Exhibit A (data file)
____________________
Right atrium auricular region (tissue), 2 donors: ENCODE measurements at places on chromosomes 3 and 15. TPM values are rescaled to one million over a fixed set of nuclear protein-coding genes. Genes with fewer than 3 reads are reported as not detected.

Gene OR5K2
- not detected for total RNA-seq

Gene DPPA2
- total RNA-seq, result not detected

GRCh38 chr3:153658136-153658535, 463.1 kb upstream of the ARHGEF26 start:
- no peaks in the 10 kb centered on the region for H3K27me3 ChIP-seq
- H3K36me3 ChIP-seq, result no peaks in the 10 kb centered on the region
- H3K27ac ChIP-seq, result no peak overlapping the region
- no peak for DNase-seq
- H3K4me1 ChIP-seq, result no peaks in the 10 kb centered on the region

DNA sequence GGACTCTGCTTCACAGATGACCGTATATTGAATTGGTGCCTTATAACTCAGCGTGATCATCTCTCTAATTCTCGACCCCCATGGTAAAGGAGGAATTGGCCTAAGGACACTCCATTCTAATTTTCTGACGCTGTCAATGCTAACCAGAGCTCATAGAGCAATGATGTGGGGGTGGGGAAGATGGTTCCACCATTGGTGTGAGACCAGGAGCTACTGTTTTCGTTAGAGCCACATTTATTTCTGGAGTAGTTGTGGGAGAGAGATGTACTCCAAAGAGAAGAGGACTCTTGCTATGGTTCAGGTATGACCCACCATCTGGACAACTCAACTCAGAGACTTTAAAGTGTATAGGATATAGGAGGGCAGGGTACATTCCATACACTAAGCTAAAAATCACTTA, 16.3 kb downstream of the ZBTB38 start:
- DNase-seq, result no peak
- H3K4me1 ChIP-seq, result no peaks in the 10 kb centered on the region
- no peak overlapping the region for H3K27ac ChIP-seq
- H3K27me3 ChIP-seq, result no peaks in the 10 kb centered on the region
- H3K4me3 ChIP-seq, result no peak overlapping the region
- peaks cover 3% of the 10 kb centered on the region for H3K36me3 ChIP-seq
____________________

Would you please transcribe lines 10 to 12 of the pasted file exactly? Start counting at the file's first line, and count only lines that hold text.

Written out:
- no peak for DNase-seq
- H3K4me1 ChIP-seq, result no peaks in the 10 kb centered on the region

DNA sequence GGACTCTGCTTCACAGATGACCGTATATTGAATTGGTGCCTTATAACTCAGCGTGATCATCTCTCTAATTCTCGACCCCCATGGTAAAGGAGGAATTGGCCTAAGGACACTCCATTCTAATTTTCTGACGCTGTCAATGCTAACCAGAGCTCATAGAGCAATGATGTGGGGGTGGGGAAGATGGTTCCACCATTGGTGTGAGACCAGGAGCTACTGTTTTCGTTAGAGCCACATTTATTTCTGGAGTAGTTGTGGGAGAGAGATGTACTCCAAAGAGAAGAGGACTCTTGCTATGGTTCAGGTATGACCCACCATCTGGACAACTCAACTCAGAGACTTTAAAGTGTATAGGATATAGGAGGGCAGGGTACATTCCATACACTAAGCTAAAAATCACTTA, 16.3 kb downstream of the ZBTB38 start: